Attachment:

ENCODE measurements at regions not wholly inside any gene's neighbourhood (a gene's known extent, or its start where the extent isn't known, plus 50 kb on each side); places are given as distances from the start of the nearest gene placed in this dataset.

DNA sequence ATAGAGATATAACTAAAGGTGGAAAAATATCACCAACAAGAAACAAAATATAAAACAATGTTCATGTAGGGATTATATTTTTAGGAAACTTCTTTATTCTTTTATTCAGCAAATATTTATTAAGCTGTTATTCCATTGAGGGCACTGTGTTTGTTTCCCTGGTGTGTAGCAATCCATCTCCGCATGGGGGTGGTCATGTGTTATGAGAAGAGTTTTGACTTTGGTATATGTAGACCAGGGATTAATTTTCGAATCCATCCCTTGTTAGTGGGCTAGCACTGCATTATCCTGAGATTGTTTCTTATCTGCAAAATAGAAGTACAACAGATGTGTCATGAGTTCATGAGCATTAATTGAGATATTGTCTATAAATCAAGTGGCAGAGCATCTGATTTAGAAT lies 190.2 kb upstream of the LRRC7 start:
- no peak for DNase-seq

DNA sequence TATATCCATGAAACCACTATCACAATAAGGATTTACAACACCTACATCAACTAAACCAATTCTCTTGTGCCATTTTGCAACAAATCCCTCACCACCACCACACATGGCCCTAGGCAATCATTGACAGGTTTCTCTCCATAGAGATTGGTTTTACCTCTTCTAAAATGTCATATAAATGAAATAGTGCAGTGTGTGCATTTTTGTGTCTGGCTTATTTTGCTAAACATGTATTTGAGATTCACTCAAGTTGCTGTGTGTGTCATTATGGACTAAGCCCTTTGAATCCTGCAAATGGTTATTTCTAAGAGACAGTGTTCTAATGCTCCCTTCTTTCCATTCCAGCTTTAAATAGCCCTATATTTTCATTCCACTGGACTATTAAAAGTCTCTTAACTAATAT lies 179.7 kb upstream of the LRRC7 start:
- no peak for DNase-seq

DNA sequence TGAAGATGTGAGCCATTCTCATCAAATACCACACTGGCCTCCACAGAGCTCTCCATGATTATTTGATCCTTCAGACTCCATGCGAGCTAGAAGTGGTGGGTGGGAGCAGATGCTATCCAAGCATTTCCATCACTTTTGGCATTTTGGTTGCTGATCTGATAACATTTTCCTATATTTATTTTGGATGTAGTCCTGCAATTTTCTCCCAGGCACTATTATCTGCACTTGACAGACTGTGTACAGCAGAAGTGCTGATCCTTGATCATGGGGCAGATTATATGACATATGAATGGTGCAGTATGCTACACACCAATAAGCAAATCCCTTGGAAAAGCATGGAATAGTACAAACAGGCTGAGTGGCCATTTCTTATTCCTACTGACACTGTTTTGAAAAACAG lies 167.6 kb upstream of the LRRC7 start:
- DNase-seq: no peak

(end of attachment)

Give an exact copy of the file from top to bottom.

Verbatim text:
ENCODE measurements at regions not wholly inside any gene's neighbourhood (a gene's known extent, or its start where the extent isn't known, plus 50 kb on each side); places are given as distances from the start of the nearest gene placed in this dataset.

DNA sequence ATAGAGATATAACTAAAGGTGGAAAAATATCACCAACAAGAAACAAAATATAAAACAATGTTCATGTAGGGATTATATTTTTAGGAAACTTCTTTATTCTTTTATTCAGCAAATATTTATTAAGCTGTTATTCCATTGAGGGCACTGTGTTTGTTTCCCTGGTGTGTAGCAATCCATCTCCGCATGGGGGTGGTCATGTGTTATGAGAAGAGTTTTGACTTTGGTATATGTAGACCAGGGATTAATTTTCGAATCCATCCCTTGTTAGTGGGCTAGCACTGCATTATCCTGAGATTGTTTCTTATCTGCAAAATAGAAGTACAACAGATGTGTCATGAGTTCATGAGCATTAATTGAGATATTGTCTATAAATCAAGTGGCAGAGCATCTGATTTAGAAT lies 190.2 kb upstream of the LRRC7 start:
- no peak for DNase-seq

DNA sequence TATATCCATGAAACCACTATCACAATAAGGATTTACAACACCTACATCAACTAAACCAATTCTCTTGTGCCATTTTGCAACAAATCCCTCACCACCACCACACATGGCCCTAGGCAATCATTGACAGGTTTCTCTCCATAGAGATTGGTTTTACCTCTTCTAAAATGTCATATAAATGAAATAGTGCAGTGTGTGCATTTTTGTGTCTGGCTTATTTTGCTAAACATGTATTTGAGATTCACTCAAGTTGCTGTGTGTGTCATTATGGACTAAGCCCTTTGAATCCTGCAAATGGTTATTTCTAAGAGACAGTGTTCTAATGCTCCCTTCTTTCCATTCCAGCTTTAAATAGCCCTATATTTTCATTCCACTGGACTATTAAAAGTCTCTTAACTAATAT lies 179.7 kb upstream of the LRRC7 start:
- no peak for DNase-seq

DNA sequence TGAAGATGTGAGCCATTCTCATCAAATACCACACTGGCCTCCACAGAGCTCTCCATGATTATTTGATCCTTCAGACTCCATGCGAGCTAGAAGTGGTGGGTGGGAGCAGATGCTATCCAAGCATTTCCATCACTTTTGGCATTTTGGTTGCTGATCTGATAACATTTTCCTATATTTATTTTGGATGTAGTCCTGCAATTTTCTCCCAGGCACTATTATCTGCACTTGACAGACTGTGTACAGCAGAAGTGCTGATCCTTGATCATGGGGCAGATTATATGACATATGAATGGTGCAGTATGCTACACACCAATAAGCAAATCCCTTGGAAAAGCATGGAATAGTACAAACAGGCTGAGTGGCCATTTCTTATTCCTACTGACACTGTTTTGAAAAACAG lies 167.6 kb upstream of the LRRC7 start:
- DNase-seq: no peak